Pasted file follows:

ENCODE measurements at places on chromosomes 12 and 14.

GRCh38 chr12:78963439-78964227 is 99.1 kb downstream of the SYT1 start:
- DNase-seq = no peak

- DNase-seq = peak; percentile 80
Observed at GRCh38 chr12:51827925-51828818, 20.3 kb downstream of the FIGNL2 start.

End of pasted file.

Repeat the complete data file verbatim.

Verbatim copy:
ENCODE measurements at places on chromosomes 12 and 14.

GRCh38 chr12:78963439-78964227 is 99.1 kb downstream of the SYT1 start:
- DNase-seq = no peak

- DNase-seq = peak; percentile 80
Observed at GRCh38 chr12:51827925-51828818, 20.3 kb downstream of the FIGNL2 start.